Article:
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IRS may use taxpayer information for FBAR purposes

Hom, (DC CA 9/30/2013) 112 AFTR 2d ¶2013-839

A district court has found that the Internal Revenue Code authorizes IRS to use taxpayer information to conduct a Foreign Bank Account Report (FBAR) investigation.

Facts. IRS conducted an investigation of Mr. Hom’s tax returns. IRS then opened a FBAR investigation under 31 USC 5314 because it discovered Hom’s online gambling activity and use of foreign bank accounts. Hom filed suit in which he alleged that tax return information, discovered during the tax return investigation, was inappropriately disclosed for the purpose of the FBAR investigation.

Background. Under Code Sec. 6103, returns and return information are confidential and generally can’t be disclosed except as expressly authorized by the Code.

Code Sec. 6103(h)(1), one of the exceptions to the general rule of confidentiality, provides that return or return information can be open (without written request) to inspection or to disclosure to officers and employees of the Department of the Treasury whose official duties require the inspection or disclosure for tax administration purposes.

Tax administration is defined as “the administration, management, conduct, direction, and supervision of the execution and application of the internal revenue laws or related statutes … and includes assessment, collection, enforcement, litigation, publication, and statistical gathering functions under such laws, statutes, or conventions.” (Code Sec. 6103(b)(4))

IRS’s use of taxpayer’s information was authorized. The Court found that IRS did not violate Code Sec. 6103 and that therefore its use of Hom’s tax information was authorized.

The Court ruled that 31 USC 5314 was a related statute for purposes of Code Sec. 6103(b)(4). It said that Congress intended for 31 USC 5314 to fall under “tax administration.” It cited Joint Comm. on Taxation, 108th Cong., General Explanation of the Tax Legislations Enacted in the 108th Congress, which said, “The Congress … believed that improving compliance with this reporting requirement is vitally important to sound tax administration.” Therefore, the disclosures at issue were lawful.

Hom also made the following arguments that the Court disagreed with:
… First he argued that IRS did not follow the proper procedure pursuant to the Internal Revenue Manual (“IRM”). The IRM states: “[w]ithout a related statute determination, Title 26 information cannot be used in the Title 31 FBAR examination. Any such use could subject the persons making the disclosure to penalties for violating the disclosure provisions protecting Title 26 return information.” (IRM Hom argued that IRS failed to properly obtain a related statute determination because they did not follow the stated procedure for doing so. Citing Fargo, (CA9 2006) 97 AFTR 2d 2006-2381, the Court said that Hom’s argument failed because the IRM holds no legal significance. I.e., even assuming that IRS did not follow its own procedures, he had no claim for relief. … Then he argued that IRS’s reports on his tax information contained false statements and that these false statements were “actionable” under Code Sec. 6103. In support of this argument, he cited Aloe Vera, (CA9 2012) 110 AFTR 2d 2012-6654, a case which held that Code Sec. 6103(k)(4), which allows disclosure to a foreign government if that disclosure is provided for in a treaty, doesn’t apply to a knowing provision of false information. The Court in this case said that Aloe Vera was irrelevant here because neither Code Sec. 6103(k)(4) nor any treaty was at issue. … Finally, Hom argued the type of information at issue suggested that IRS’s purpose was “penalty assessment, not tax administration.” The Court said that that distinction was meaningless for the purposes of Code Sec. 6103 because Code Sec. 6103(b)(4) (see above) provides that the term “tax administration” includes collection and enforcement. The Court also said that if Hom was using the term “penalty” to mean that IRS was acting maliciously and without merit, his argument failed because he didn’t allege sufficient facts to support such an argument.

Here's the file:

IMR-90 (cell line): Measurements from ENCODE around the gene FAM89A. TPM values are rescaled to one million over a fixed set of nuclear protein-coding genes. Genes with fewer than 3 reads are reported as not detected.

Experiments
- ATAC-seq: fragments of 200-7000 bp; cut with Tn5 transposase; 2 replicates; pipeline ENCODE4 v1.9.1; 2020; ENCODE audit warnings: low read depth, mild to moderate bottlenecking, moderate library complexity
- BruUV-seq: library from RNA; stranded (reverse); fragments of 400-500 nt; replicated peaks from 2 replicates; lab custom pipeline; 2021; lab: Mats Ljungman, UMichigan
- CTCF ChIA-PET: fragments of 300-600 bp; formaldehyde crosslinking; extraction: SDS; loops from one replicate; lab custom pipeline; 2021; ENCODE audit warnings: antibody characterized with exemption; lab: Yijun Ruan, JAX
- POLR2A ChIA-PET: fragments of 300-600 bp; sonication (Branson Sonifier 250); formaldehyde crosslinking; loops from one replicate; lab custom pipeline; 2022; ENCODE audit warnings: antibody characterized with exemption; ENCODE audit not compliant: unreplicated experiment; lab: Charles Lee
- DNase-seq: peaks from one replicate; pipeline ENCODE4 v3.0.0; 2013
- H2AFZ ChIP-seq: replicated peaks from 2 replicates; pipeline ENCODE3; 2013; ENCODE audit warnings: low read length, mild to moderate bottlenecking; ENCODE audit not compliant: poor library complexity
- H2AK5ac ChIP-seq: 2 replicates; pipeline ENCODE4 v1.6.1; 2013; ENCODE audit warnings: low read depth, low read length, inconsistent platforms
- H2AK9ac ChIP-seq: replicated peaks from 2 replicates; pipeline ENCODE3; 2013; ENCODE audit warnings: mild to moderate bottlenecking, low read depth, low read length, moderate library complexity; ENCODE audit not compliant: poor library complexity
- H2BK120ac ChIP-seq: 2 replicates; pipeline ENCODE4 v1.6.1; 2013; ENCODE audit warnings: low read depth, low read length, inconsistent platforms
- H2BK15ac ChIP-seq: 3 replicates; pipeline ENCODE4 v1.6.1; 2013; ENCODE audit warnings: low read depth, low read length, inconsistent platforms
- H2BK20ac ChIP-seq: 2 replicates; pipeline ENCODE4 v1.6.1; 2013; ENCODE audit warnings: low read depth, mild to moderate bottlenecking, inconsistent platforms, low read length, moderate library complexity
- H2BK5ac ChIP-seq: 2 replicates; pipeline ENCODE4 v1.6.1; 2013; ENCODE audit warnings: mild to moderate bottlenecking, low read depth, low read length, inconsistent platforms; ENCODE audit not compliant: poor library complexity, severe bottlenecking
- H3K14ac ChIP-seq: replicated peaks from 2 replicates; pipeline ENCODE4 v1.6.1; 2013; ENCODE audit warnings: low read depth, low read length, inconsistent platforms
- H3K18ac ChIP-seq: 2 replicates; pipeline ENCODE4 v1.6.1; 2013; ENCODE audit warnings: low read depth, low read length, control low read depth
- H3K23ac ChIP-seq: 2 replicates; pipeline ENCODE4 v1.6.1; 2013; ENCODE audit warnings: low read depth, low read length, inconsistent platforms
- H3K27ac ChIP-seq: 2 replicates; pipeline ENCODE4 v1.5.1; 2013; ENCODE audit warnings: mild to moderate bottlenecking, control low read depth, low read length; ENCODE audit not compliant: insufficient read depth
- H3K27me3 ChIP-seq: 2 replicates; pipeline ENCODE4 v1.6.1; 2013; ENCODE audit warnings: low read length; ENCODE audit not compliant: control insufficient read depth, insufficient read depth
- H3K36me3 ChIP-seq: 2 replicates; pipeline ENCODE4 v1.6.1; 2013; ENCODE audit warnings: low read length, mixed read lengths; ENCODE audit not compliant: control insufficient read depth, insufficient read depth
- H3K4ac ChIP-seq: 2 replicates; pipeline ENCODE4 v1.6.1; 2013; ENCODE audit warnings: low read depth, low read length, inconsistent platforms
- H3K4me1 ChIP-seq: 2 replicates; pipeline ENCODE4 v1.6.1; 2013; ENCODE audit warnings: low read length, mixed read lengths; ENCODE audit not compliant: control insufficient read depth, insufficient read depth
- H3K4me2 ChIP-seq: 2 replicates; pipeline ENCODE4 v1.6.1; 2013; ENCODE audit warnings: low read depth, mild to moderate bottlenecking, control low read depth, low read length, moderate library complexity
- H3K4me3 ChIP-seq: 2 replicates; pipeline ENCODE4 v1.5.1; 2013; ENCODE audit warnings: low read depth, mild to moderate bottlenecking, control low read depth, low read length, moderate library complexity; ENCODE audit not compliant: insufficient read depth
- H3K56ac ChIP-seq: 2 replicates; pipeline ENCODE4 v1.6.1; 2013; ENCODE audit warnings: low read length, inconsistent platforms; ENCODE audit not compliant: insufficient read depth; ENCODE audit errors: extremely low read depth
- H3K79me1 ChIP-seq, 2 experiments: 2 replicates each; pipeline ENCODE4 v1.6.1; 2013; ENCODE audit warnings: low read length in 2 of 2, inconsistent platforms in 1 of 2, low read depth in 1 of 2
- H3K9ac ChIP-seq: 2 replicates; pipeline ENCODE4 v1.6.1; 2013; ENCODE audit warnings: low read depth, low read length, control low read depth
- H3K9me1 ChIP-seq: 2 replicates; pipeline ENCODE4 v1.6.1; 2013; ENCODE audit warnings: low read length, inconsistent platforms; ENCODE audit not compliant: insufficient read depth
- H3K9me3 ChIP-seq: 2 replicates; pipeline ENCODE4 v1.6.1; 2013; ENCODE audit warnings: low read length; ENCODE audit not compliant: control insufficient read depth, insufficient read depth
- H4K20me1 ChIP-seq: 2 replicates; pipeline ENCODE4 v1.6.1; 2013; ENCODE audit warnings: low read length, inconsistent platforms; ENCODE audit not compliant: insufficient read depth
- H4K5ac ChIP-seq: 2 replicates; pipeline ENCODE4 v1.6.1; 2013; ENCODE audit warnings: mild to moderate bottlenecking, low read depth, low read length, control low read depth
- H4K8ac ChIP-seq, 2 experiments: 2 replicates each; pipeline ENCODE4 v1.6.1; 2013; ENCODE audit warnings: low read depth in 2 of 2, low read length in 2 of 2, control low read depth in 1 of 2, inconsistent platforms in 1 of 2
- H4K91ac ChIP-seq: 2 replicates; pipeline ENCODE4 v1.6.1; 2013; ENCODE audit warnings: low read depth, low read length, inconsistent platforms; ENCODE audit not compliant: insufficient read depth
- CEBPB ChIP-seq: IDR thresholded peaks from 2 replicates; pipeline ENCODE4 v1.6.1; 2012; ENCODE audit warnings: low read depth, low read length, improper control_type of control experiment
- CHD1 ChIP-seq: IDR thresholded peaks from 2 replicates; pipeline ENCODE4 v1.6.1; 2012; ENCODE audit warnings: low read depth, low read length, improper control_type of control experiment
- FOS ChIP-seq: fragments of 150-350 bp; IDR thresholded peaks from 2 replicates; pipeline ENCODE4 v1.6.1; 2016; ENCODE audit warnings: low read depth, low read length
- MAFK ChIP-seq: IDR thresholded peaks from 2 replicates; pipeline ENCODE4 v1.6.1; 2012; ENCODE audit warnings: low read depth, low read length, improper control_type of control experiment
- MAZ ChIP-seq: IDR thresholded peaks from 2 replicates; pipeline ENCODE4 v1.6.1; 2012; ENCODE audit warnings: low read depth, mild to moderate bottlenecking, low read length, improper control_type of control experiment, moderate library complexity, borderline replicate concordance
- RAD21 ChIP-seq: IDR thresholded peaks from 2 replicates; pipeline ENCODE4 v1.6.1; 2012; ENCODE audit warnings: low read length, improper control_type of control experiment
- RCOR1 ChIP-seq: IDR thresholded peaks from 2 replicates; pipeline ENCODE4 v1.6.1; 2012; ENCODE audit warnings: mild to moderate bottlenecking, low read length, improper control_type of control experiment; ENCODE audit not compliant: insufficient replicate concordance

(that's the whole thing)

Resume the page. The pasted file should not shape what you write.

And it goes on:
References: For confidentiality of return information, see FTC 2d/FIN ¶ S-6200 ; United States Tax Reporter ¶ 61,034 ; TG ¶ 1974 .